Way back at the beginning of the summer, I wrote about my son’s very active desire to drop his nap. He and I had a rough summer. We went through a really defiant stage, and one of the ways it manifested itself was a knock-down, drag-out fight EVERY SINGLE DAY at naptime. Even getting him to stay in his room, asleep or not, was a battle. The kicker was how desperately he still needed the sleep. The days he skipped it, he was a wreck. Lack of sleep plus a super-defiant age? Not a good combination.
At any rate, here we are in September. The overall level of defiance has, thankfully, decreased. He doesn’t have a tantrum every day at 1pm when I suggest it’s time to go upstairs. Even still, though, he is only napping maybe 50% of the time, at best. He’s simply too “busy.” He has to investigate everything (despite there being very few things in his room), he has to take eight trips to the bathroom, etc. And yes, he’s still exhausted by late afternoon. Alas, I think this is just going to be the way it goes until, eventually, the nap is completely gone.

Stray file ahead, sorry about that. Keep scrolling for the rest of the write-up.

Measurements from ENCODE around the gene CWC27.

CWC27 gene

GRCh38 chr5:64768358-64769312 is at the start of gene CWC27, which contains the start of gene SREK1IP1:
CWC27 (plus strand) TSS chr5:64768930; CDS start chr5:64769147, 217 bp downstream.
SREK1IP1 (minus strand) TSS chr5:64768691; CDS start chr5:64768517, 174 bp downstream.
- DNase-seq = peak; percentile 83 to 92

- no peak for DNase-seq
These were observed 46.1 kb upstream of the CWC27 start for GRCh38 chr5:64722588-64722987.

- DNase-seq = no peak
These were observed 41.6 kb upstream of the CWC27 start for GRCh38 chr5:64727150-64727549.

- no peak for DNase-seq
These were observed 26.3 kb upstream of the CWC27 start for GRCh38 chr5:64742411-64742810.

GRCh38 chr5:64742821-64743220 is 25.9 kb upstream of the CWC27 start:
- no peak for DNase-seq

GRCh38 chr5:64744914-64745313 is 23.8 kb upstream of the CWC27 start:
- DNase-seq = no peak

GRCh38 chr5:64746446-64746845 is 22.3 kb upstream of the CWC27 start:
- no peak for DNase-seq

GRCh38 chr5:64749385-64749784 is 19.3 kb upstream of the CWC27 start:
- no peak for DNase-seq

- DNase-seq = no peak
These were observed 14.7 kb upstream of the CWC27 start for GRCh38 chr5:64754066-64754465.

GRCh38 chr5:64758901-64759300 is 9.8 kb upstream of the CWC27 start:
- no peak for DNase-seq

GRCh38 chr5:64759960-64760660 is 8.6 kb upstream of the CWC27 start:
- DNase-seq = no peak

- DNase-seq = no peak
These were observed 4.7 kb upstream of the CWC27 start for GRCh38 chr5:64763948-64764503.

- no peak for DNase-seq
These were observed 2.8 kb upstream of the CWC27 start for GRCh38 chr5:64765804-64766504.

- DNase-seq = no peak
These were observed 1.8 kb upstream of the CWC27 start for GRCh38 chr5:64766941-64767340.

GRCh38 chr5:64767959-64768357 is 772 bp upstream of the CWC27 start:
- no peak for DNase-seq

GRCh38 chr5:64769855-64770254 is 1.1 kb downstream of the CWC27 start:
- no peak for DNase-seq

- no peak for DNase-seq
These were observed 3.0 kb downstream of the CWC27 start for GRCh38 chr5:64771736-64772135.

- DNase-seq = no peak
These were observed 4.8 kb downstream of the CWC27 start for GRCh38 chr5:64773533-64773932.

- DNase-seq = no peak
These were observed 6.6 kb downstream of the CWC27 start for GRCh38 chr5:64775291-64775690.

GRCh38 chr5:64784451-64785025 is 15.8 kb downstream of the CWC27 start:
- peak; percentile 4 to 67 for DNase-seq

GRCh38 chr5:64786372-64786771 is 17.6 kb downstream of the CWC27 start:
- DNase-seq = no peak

In the meantime, his sister has been quite the opposite – we’re halfway through lunch when she announces that she’s “bewy tired” and ready to go upstairs. She practically tucks herself in and waits for me to come sing a song. “How delightful!” I think to myself. “She’s going to nap forever!”
Or will she?
Daniel’s chosen method for dropping the nap is so noticeable, he’s going about it with such brute force, that it simply commands my attention. While I’m battling with Daniel to stay in his room, mentally pleading with him that this be the day he finally sleeps, Rebecca has been quietly finding another way. What used to be a solid two-plus-hour nap is now consistently down to an hour and a half, at the most. She’s still happy to go to bed, but has been sleeping for shorter and shorter periods.
I won’t lie, I like Rebecca’s method better. It still gives me a guaranteed period of quiet time each day, and doesn’t require any convincing or cajoling. But, of course, each method is very true to its owner. When Daniel sees an obstacle, he wants to barrel straight through it. Direct force. No question what he’s trying to do. Rebecca, on the other hand, will quietly find away around, find a chink in the armor to exploit, or try to simply convince it to step aside. True to form.
What about you, readers? Have you noticed your pair approaching similar transitions or challenges in characteristically different ways? Or do they seem to take a similar path to one another?